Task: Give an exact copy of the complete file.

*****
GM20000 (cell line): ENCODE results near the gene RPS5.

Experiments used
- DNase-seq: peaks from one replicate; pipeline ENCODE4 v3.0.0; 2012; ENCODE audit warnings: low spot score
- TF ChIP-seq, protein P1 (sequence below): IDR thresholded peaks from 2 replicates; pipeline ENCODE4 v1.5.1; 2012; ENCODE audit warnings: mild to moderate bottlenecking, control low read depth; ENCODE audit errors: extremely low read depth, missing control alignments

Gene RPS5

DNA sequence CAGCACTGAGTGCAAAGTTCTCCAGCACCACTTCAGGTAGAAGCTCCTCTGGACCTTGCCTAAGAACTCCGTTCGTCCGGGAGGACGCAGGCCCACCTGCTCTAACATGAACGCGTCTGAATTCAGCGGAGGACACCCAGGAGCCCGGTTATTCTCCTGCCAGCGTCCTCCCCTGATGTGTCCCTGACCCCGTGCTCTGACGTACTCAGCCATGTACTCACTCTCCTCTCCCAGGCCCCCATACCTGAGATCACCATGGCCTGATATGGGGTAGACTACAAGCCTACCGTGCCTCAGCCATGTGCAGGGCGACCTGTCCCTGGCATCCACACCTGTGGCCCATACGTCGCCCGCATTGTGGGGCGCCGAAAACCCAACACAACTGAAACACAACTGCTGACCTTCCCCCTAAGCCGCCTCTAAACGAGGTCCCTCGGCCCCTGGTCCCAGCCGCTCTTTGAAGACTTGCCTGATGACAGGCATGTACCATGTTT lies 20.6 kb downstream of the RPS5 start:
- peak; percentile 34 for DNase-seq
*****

GM20000 (cell line): ENCODE results near the gene RPS5.

Experiments used
- DNase-seq: peaks from one replicate; pipeline ENCODE4 v3.0.0; 2012; ENCODE audit warnings: low spot score
- TF ChIP-seq, protein P1 (sequence below): IDR thresholded peaks from 2 replicates; pipeline ENCODE4 v1.5.1; 2012; ENCODE audit warnings: mild to moderate bottlenecking, control low read depth; ENCODE audit errors: extremely low read depth, missing control alignments

Gene RPS5

DNA sequence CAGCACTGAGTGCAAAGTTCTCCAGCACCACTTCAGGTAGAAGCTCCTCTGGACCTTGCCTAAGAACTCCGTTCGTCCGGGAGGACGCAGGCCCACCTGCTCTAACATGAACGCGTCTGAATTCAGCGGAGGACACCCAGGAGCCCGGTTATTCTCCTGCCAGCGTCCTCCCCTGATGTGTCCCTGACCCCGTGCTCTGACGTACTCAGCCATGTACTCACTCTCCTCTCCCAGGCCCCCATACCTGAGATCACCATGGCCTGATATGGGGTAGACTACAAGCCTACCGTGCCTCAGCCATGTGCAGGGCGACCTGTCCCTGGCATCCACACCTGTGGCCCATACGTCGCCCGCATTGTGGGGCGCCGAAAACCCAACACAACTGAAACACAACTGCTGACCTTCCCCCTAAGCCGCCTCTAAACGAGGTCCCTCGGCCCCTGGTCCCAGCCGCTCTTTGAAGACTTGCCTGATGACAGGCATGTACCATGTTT lies 20.6 kb downstream of the RPS5 start:
- peak; percentile 34 for DNase-seq